Subdural to subgaleal shunts: alternative treatment in infants with nonaccidental traumatic brain injury?

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  • 1 Departments of Pediatric Neurosurgery and
  • 3 Anesthesiology, Hôpital Necker Enfants Malades; and
  • 2 Université Paris Descartes, Sorbonne Paris Cité, Paris, France
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OBJECT

The ideal treatment for subdural hematomas (SDHs) in infants remains debated. The aim of this study was to analyze the safety and efficiency of subduro-subgaleal drainage in SDH.

METHODS

The authors conducted a single-center open-label study between August 2011 and May 2012. Data were prospectively collected in a database and retrospectively analyzed.

RESULTS

Eighteen patients (male/female ratio 1.25) with a median age of 5 months were surgically treated. All had preoperative symptoms of intracranial hypertension or seizures. The SDH was bilateral in 16 cases, with a median width of 12 mm. Success of the procedure was noted in 14 of the 18 patients. There was no intraoperative complication or postoperative infection. Drainage failure was attributable to suboptimal positioning of the subdural drain in 2 cases and to migration in 1 case.

CONCLUSIONS

Subduro-subgaleal drainage is an efficient treatment that could be proposed as an alternative to external subdural drainage or subduroperitoneal drainage.

ABBREVIATIONSSDH = subdural hematoma; SDP = subduroperitoneal.

OBJECT

The ideal treatment for subdural hematomas (SDHs) in infants remains debated. The aim of this study was to analyze the safety and efficiency of subduro-subgaleal drainage in SDH.

METHODS

The authors conducted a single-center open-label study between August 2011 and May 2012. Data were prospectively collected in a database and retrospectively analyzed.

RESULTS

Eighteen patients (male/female ratio 1.25) with a median age of 5 months were surgically treated. All had preoperative symptoms of intracranial hypertension or seizures. The SDH was bilateral in 16 cases, with a median width of 12 mm. Success of the procedure was noted in 14 of the 18 patients. There was no intraoperative complication or postoperative infection. Drainage failure was attributable to suboptimal positioning of the subdural drain in 2 cases and to migration in 1 case.

CONCLUSIONS

Subduro-subgaleal drainage is an efficient treatment that could be proposed as an alternative to external subdural drainage or subduroperitoneal drainage.

ABBREVIATIONSSDH = subdural hematoma; SDP = subduroperitoneal.

Although the optimal treatment of chronic subdural hematomas (SDHs) has been identified for the elderly through randomized prospective studies, the ideal surgical treatment for infants remains debated.12 Different studies propose the use of transfontanellar puncture, external drainage, subduroperitoneal (SDP) drainage, or even craniotomy.5,8,9,14,16,17 Each technique has draw-backs— infection, catheter obstruction, or invasiveness—in opposition to its efficiency.

During the past decades, ventriculo-subgaleal drainage in preterm infants has proved to be an efficient, yet transient, technique for posthemorrhagic hydrocephalus.6 It was shown to decrease the risk of secondary shunt dysfunction by clearance of the CSF, with a low infection rate.15 Moreover, it does not require peritoneal access. Alternative uses for the subgaleal shunt have been proposed in cases of trauma, hygroma, or meningitis.7,10,13,15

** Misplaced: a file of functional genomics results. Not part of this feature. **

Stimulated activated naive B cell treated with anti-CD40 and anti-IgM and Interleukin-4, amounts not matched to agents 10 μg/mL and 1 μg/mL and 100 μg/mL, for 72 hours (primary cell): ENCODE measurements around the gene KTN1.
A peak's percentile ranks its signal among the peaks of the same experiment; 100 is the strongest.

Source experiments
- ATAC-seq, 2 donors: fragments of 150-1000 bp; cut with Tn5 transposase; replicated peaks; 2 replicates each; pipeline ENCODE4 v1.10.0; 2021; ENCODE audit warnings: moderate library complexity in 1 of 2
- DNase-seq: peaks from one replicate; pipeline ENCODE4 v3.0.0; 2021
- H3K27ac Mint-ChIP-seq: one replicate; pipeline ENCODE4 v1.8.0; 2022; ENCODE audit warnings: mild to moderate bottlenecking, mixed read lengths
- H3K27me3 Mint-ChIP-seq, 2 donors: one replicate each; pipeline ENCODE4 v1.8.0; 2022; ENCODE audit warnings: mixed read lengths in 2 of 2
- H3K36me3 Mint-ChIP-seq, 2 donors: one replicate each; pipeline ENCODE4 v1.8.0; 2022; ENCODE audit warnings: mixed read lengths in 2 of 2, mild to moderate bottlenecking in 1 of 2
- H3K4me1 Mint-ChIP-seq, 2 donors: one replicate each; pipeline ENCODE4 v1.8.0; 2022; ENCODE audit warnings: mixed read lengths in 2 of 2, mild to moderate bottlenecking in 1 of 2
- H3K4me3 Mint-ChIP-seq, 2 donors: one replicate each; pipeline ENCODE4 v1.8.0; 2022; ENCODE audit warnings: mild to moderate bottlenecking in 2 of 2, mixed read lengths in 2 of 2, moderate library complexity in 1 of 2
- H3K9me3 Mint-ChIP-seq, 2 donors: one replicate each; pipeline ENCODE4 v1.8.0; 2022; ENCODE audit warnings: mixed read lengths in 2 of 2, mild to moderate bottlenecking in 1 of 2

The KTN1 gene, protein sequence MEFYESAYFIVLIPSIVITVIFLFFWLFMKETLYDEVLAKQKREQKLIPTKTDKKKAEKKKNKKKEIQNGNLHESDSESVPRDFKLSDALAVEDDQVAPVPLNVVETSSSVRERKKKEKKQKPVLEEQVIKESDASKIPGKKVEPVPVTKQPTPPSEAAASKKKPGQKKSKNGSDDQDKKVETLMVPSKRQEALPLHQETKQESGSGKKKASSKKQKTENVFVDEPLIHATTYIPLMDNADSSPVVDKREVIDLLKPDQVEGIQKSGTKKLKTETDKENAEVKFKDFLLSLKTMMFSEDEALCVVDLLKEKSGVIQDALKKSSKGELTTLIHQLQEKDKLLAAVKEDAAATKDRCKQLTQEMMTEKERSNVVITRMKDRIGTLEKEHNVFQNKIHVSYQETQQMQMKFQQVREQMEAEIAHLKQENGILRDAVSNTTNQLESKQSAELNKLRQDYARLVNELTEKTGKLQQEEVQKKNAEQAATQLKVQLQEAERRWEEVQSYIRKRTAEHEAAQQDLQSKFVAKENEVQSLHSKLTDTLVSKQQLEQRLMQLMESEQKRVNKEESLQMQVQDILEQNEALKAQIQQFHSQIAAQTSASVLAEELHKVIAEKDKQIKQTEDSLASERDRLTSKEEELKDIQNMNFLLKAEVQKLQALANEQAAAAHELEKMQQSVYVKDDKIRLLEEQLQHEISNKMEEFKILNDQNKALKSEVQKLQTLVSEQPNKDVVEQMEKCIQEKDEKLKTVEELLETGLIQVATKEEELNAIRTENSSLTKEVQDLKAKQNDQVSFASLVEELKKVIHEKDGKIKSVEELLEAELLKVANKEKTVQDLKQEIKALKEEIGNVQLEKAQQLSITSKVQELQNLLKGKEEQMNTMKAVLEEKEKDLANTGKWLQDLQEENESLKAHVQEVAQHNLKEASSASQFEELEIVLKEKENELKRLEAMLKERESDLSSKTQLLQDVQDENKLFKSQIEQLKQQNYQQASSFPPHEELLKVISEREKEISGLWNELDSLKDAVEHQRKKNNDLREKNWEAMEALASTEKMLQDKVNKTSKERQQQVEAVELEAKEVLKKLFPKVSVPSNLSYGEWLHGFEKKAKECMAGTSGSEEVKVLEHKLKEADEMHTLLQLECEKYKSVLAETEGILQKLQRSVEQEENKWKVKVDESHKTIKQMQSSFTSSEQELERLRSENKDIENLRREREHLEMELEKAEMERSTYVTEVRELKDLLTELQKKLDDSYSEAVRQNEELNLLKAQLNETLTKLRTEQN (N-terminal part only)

We postulated that subgaleal drainage could also be used to treat SDH in infants; therefore, we conducted a single-center open-label study to investigate its safety and efficiency.

Methods

Study Design, Setting, and Participants

We performed an uncontrolled single-center open-label trial from August 2011 to May 2012 in the neurosurgical department of Necker Hospital, Paris, France. All infants with nonaccidental traumatic brain injury who were referred to our department for surgical treatment were included in our present analysis. The decision to operate was made if patients were symptomatic (intracranial hypertension or seizure). During the postoperative period, infants were kept horizontal as much as possible. Parents were asked to call the hospital if the subgaleal pocket collapsed.

Variables, Data Source, and Measurements

Data had been prospectively recorded in a dedicated database. We collected information on preoperative clinical symptoms (intracranial hypertension, seizures, neurological deficit, retinal hemorrhage) and radiological features (CT density, maximal width of the SDH, midline shift). The following surgical data were recorded: length and side of catheter, gross aspect of SDH, duration of surgery, and intra- or postoperative complication. We assessed on serial postoperative imaging the correct localization of the drain and the width of the subdural collection. Success of the procedure was defined as complete disappearance of the subdural collection on the last imaging session. The failure of surgery was characterized as a collapse of the subgaleal space with persistence of the SDH on CT and/or MRI. The time to recovery was calculated as the interval between surgery and the last imaging follow-up.

Study Size

We stopped the study after enrolling 18 patients to analyze our results after we experienced 2 consecutive drainage failures.

Quantitative Variables and Statistical Methods

We used IBM SPSS Statistics 20 for Mac to perform our statistical analysis. Quantitative variables were analyzed with a nonparametric Kruskal-Wallis test, and qualitative variables were analyzed using the Fisher exact test. The level of significance was set at 0.05. We did not take into account the duration of hospitalization after surgery because it was not related to the medical data but was instead more related to the legal aspects of managing these nonaccidental traumatic brain injuries.

Results

Descriptive Data

Patients